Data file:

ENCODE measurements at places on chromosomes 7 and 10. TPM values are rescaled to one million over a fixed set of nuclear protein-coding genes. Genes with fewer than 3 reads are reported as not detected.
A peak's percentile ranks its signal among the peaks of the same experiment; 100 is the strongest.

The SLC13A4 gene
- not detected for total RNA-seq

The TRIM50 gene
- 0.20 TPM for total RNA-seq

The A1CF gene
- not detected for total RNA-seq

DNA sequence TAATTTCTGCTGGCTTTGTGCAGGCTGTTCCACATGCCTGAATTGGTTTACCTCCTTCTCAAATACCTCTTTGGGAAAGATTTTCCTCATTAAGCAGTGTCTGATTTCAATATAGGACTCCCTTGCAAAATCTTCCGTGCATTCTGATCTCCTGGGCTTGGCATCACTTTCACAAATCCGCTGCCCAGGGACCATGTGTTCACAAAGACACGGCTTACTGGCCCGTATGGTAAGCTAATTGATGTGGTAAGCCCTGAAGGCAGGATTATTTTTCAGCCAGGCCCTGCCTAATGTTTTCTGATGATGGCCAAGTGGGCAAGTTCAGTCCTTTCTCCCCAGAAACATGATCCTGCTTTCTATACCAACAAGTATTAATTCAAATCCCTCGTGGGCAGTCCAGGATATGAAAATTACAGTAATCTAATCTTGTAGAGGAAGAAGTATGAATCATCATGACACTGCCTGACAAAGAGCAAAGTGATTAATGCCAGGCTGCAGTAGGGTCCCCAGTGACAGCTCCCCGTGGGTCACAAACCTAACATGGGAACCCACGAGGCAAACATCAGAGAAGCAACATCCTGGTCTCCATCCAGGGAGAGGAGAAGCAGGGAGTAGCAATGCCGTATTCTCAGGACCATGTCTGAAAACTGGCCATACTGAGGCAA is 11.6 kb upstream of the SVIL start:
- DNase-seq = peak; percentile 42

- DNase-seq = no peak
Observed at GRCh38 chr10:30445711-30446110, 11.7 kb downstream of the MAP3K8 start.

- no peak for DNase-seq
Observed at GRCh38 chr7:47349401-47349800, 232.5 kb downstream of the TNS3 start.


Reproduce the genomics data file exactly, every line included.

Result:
ENCODE measurements at places on chromosomes 7 and 10. TPM values are rescaled to one million over a fixed set of nuclear protein-coding genes. Genes with fewer than 3 reads are reported as not detected.
A peak's percentile ranks its signal among the peaks of the same experiment; 100 is the strongest.

The SLC13A4 gene
- not detected for total RNA-seq

The TRIM50 gene
- 0.20 TPM for total RNA-seq

The A1CF gene
- not detected for total RNA-seq

DNA sequence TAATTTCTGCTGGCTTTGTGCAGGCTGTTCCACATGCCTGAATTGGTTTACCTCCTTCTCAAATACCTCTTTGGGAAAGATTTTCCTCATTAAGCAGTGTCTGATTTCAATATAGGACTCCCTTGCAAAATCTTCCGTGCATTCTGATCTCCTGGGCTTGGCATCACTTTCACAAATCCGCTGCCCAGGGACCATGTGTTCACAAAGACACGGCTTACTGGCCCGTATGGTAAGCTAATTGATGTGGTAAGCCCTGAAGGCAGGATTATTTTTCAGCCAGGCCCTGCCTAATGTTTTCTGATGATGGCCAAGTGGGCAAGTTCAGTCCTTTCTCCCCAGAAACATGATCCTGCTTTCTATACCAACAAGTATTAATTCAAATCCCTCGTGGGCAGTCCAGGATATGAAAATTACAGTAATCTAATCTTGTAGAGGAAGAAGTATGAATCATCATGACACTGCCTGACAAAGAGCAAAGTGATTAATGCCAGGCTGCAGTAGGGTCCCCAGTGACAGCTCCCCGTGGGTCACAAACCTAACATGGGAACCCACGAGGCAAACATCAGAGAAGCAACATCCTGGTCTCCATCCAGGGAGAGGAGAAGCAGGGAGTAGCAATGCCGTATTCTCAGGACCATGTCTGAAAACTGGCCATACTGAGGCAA is 11.6 kb upstream of the SVIL start:
- DNase-seq = peak; percentile 42

- DNase-seq = no peak
Observed at GRCh38 chr10:30445711-30446110, 11.7 kb downstream of the MAP3K8 start.

- no peak for DNase-seq
Observed at GRCh38 chr7:47349401-47349800, 232.5 kb downstream of the TNS3 start.